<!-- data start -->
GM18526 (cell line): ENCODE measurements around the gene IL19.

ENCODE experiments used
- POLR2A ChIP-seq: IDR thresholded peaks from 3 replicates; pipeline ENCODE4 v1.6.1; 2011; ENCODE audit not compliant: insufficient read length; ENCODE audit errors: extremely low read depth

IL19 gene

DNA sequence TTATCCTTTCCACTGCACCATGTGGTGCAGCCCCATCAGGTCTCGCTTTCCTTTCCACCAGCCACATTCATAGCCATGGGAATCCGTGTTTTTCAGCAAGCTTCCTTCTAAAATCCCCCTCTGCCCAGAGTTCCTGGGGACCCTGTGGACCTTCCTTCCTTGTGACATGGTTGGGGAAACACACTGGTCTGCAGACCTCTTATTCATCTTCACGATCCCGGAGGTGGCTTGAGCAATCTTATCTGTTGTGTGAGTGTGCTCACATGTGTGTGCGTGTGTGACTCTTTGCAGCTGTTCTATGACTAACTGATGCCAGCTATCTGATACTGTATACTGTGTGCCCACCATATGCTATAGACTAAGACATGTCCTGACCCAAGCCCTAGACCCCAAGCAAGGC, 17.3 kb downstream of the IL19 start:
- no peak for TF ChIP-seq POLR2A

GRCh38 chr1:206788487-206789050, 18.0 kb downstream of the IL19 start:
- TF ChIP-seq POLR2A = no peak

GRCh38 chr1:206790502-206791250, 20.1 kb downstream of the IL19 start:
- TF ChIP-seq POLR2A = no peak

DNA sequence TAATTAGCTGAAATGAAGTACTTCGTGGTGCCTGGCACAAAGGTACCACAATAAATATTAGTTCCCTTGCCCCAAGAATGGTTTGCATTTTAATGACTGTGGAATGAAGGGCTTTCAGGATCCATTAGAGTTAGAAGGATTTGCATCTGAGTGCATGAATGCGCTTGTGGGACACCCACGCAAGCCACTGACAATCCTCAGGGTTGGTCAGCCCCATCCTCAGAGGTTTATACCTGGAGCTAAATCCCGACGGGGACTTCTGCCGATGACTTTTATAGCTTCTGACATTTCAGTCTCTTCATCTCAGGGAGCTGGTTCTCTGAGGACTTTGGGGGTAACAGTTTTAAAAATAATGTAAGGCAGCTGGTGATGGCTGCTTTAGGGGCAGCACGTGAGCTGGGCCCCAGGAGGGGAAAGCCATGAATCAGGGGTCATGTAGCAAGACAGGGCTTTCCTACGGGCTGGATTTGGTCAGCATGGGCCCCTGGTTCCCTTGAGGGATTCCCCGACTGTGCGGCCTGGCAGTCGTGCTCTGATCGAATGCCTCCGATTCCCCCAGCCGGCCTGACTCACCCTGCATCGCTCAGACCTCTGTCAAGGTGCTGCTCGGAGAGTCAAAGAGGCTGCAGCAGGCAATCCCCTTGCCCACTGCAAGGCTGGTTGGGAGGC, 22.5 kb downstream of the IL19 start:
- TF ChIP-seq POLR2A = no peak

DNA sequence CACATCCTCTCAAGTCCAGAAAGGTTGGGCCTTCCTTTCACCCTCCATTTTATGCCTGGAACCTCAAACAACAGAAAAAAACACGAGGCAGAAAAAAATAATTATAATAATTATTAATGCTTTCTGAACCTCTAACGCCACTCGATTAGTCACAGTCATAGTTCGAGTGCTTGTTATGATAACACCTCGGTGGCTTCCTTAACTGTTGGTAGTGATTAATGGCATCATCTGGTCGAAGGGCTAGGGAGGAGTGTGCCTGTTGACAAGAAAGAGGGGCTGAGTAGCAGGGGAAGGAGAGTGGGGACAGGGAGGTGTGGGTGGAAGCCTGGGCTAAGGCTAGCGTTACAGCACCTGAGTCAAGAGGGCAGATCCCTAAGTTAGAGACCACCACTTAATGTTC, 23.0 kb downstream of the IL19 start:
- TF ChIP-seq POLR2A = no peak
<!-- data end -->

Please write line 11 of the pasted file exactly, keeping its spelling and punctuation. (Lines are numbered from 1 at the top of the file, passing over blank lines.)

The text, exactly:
DNA sequence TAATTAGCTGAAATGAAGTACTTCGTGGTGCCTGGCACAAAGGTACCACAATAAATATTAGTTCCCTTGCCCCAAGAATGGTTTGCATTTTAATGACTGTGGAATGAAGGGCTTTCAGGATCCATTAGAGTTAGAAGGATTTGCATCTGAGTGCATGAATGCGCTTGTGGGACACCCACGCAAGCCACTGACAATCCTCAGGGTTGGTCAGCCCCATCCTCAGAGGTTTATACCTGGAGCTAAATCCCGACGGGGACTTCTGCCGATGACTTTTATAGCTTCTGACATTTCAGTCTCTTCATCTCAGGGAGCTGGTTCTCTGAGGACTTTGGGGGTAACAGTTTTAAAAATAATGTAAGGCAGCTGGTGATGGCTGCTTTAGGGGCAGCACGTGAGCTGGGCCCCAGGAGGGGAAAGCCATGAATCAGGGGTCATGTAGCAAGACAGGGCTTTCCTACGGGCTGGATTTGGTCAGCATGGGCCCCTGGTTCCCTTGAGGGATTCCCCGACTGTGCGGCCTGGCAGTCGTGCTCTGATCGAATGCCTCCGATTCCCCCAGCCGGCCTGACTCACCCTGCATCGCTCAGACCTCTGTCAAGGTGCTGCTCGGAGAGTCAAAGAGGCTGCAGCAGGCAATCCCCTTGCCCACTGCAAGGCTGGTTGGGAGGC, 22.5 kb downstream of the IL19 start: